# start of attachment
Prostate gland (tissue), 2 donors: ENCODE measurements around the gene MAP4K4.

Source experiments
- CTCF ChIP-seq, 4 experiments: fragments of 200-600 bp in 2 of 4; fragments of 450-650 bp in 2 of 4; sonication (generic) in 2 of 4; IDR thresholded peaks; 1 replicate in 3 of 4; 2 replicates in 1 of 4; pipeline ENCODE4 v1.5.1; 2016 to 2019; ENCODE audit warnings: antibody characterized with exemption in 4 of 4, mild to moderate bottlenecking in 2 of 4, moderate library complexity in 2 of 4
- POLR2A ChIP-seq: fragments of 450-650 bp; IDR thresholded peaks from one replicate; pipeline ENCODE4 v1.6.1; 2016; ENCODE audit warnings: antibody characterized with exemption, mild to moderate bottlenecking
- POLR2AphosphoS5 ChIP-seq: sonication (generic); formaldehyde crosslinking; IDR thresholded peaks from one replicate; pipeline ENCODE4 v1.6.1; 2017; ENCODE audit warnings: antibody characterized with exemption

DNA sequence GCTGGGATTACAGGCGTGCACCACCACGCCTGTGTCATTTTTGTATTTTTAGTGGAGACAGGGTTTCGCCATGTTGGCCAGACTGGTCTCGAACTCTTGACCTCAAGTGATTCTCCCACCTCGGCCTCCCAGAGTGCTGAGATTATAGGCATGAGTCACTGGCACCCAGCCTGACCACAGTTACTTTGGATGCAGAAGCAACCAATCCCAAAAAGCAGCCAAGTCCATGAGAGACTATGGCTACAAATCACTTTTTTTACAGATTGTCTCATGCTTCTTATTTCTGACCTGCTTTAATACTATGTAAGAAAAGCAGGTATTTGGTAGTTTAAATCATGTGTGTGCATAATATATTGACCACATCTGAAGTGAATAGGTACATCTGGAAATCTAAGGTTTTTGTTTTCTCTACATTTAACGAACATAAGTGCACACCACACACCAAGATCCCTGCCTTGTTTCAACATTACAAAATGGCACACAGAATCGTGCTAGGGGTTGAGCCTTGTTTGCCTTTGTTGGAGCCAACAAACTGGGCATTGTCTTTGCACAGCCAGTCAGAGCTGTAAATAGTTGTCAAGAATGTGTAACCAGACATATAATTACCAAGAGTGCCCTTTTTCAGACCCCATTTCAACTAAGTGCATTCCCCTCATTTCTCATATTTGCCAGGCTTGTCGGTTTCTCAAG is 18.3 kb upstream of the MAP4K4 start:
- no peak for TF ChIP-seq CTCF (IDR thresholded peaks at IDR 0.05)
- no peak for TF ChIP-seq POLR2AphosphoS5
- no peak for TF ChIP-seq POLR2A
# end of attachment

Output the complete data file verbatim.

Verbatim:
Prostate gland (tissue), 2 donors: ENCODE measurements around the gene MAP4K4.

Source experiments
- CTCF ChIP-seq, 4 experiments: fragments of 200-600 bp in 2 of 4; fragments of 450-650 bp in 2 of 4; sonication (generic) in 2 of 4; IDR thresholded peaks; 1 replicate in 3 of 4; 2 replicates in 1 of 4; pipeline ENCODE4 v1.5.1; 2016 to 2019; ENCODE audit warnings: antibody characterized with exemption in 4 of 4, mild to moderate bottlenecking in 2 of 4, moderate library complexity in 2 of 4
- POLR2A ChIP-seq: fragments of 450-650 bp; IDR thresholded peaks from one replicate; pipeline ENCODE4 v1.6.1; 2016; ENCODE audit warnings: antibody characterized with exemption, mild to moderate bottlenecking
- POLR2AphosphoS5 ChIP-seq: sonication (generic); formaldehyde crosslinking; IDR thresholded peaks from one replicate; pipeline ENCODE4 v1.6.1; 2017; ENCODE audit warnings: antibody characterized with exemption

DNA sequence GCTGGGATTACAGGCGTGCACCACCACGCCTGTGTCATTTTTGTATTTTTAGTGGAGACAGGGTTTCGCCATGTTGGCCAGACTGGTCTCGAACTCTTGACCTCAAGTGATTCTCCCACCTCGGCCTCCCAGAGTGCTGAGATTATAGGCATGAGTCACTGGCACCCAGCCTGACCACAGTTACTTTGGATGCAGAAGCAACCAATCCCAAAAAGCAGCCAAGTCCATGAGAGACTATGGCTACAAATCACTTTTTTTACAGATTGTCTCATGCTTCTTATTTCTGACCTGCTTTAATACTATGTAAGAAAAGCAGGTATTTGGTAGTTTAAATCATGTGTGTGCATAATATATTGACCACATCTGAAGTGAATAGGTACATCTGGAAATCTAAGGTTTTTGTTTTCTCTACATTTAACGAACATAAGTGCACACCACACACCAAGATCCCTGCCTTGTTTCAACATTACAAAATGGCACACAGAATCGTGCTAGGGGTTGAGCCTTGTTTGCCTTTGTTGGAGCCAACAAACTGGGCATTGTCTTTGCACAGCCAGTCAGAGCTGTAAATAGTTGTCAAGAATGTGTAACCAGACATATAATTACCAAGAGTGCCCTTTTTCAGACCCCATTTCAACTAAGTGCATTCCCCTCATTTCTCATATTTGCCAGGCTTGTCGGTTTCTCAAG is 18.3 kb upstream of the MAP4K4 start:
- no peak for TF ChIP-seq CTCF (IDR thresholded peaks at IDR 0.05)
- no peak for TF ChIP-seq POLR2AphosphoS5
- no peak for TF ChIP-seq POLR2A